It was a change for a start — a Moot occurring in the morning! If you think waking up and trying to mug at 0800 hrs on a sunny, dreamy Saturday morning is bad enough — think of our valiant friends who had to moot in front of a distinguished bench so early on in the day. The bench comprised of three highly esteemed heavyweights in the legal profession: Mr Harry Elias SC; the Honourable Justice Lai Siu Chiu and Professor Yeo Tiong Min SC, Dean of SMU Law School.
This year’s Harry Elias-SMU moot (now into its 4th year) featured a trio of NUS Year 2 students ,who were up against the sole SMU representative (who so happened to be the incumbent Advo Cup Winner, and previous WongP Moot Champion). A tall order indeed, and the crowd of nearly a hundred-odd were eager to see if the NUS ‘upstarts’ are able to overcome the odds and emerge triumphant over Goliath in their first-ever post-LAWR moot.
The issue for this moot revolved around Family Law and to a smaller extent, Private International Law. The facts are as follows:
The Wife (the Appellant) is a China National. The Husband (the Deceased) is a Singaporean citizen. On the 1 September 1998, these two parties purported to enter into a marriage in Shanghai, China (“the Shanghai Marriage”). This was despite the fact that the Husband had only attained a decree nisi and not a decree absolute in relation to the marriage to his previous wife. These two parties subsequently solemnized and registered their marriage in Singapore – after the Husband had obtained a decree absolute.
12 years later, upon the breakdown of their marriage, the Husband sought and obtained a divorce from the courts in Shanghai (“the Shanghai Divorce”). This was upheld despite the Wife’s appeal. The Wife subsequently obtained a decree nisi for divorce from the Singapore courts (“the Singapore Divorce”) upon which Ancillary Orders (regarding maintenance and the division of matrimonial assets) were founded.
Unfortunately, before the decree nisi could be made final, the Husband passed away. The Deceased’s estate (the Respondents) brought an action seeking the rescission of the decree nisi and the Ancillary Orders.
There were 2 issues on appeal:
(1) Whether the Shanghai Marriage was void for lack of capacity as the Husband had yet to obtain a decree absolute
(2) Whether the Shanghai Divorce should be recognized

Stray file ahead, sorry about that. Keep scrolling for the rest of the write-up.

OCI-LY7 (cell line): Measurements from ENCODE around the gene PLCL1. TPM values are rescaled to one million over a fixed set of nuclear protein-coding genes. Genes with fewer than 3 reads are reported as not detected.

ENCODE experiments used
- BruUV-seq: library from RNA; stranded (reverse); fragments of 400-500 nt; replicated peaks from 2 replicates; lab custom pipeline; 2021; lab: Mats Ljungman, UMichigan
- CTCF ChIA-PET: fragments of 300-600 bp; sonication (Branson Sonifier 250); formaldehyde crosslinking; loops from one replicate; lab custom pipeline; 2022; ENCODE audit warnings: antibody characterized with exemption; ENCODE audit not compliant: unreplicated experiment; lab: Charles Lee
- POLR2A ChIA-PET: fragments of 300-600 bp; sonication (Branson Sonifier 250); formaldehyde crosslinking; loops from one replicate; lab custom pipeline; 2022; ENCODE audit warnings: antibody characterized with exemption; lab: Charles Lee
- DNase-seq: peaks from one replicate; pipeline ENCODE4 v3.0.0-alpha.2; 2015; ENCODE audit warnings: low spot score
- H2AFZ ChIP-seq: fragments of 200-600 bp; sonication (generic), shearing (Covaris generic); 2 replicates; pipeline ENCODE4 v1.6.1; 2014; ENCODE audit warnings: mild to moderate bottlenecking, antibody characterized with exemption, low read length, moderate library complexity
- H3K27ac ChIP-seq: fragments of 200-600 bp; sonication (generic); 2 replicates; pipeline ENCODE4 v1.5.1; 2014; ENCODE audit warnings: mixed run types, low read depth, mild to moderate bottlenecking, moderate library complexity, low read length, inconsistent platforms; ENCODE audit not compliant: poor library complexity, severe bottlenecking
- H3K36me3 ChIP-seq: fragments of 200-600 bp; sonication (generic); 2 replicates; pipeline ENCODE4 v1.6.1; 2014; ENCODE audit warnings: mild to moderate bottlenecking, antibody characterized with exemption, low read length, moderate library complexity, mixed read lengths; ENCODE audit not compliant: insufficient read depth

Our own Huang Peide, representing the appellant, was up first against decorated mooting champion, Nicholas Liu Sheng from SMU. He attempted to convince the Court to rescind the High Court judgement based on four points — (1) The Shanghai marriage was void, (2) The Shanghai divorce, even if recognised in Singapore doesn’t dissolve the marriage here, (3) The decision of the court in Shanghai should not be recognised by our courts due to public policy considerations and (4) The judgement should stand as it serves to allow ancillary orders to be served in Singapore.
Peide soon found himself bogged down by a barrage of questions from the unrelenting judges, especially from Prof Yeo and Mr Elias — which was to be a recurring theme for the rest of the morning. He was grilled on the intricacies of the “dual domicile” and “intended matrimonial home” tests — which served as a quick introduction to both areas of Family and PIL for the uninitiated in the audience. Peide answered each question posed to him by the bench without any sign of nervousness whatsoever — and unbeknownst to us all, Peide’s allocated time was soon up.
Nicholas, the respondent, was next. He readily agreed with the bench’s observations and sought to convince the court to dismiss the appeal by asking “how easily should litigants be allowed to bring an action in Singapore on the back of a valid foreign judgment?” Nicholas was cool, calm and collected throughout the proceedings and even satisfied the most inquisitive of judges with his well-thought through replies.